Leading a school through the COVID-19 Pandemic brought new challenges for all leaders. There is more to staying positive than just telling yourself to “Be positive.” Thankfully, I had some good practices and habits already in place that helped me lead my school through this strange time in world history. I found the following practices to be vital to thriving trough the pandemic.
Peace and Quiet
Once the television, laptop, phone, or iPad are turned on, my attention is on other things, so the early morning is best for me. Quiet time may look different for all of us, but mine includes time to read the Bible, pray, write in my journal, and focus on the day. I write prayers in my journal and I speak them aloud. I give thanks to God and ask for help with everything. There is power in this quiet time, and it centers my mind and thoughts on God rather than on my problems or the world’s problems. If the early hours are difficult, find some other time during the day that will work. It will be different for everyone, but you can find it in the 24 hours you have each day.
I cannot get out of bed for quiet time and exercise if I stay up late, so I go to bed at a reasonable time. I exercise after my morning peace and quiet time. When I first started this routine, it was not easy! After a little while, I grew to love it and knew that I truly needed it. Getting the heartrate up and blood pumping early in the morning improves mood and mental clarity for the rest of the day. Exercise releases endorphins which contribute to feeling good, so having them in the morning is a great way to start the day. It also gives a feeling of accomplishment to meet personal challenges each day. Get outside for walks or runs or join a gym or home workout program. There are many ideas and options available online to meet the needs of people limited by weather, space, or budget.
I love sweets and carbs, but I found that certain foods I ate caused increased feelings of anxiety and angst. I am pretty in-tune with my body and how I feel with foods and drinks. I noticed that my anxiety and feelings of dread were higher on days I ate poorly. I still do not always eat the best foods around, but I have made a conscious effort to eat more home-cooked meals and less junk food. Not only does this boost the immune system, but it is also better for the pocketbook, and I feel better. Proper fuel has allowed me to continue exercising, feel healthy, and stay mentally alert and sharp while improving my mood.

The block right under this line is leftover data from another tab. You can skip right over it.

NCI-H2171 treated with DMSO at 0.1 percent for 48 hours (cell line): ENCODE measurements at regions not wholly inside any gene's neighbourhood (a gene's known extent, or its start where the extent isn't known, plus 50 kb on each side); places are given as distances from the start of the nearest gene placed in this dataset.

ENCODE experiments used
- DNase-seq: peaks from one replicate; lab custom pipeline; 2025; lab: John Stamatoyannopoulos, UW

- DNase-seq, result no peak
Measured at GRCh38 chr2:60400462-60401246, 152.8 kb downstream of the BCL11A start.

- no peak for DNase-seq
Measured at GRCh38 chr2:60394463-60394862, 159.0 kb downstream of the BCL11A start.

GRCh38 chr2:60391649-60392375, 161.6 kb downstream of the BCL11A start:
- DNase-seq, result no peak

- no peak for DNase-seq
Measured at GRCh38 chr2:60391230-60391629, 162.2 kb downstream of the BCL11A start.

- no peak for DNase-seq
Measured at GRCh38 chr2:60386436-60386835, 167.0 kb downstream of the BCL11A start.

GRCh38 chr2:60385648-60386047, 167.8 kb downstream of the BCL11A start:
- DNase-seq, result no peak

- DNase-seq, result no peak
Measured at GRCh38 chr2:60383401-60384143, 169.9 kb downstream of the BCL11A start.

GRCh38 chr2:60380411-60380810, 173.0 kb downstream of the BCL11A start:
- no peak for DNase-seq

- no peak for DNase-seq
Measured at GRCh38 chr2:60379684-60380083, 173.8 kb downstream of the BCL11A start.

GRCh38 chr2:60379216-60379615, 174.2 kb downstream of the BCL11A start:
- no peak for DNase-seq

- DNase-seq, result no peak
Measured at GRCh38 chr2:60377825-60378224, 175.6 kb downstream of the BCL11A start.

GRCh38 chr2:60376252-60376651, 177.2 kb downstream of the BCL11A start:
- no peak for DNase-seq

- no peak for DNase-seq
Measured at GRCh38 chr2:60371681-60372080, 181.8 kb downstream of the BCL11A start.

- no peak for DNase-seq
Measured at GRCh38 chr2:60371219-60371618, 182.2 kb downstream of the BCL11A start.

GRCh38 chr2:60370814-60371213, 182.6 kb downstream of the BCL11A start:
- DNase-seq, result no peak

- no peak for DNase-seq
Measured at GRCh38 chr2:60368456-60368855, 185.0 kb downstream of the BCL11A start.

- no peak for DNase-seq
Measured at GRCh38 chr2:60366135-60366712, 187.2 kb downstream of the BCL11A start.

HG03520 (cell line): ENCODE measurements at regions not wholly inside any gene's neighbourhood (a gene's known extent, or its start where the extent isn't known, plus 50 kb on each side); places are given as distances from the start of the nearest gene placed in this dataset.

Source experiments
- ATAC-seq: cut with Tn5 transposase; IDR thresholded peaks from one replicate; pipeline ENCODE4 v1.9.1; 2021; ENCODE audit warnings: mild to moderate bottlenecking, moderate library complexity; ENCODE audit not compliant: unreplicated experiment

Find a few friends who are in the same position and share your experiences with each other. Talk about what is going well and discuss how you need help or can help others. This common ground with others will bring additional peace and a feeling of unity during a time of isolation. I have a few colleagues outside my school to call on for support and ideas. This networking and friendship has provided hope and a sense of calm during chaotic times. Carefully choose friends who will not drag you down with negativity.
Make yourself a priority but not the priority. Dwelling on yourself is a recipe for misery. Set boundaries for the time you will spend on tasks that do not benefit you, your work, or your family. Remember it is okay to say, “No,” and take some time for yourself so you can stay positive and stay at the top of your game. Soul and energy sucking parasites abound. Recognizing them in your life or your environment will help you prioritize yourself and your time for engaging in what really matters. You have to take care of yourself, so you can take care of all the other things and people in your charge. It is a delicate balance.
Try one or all of these for a few weeks and let me know how you are doing. I would love to hear what works for you and to share with the community!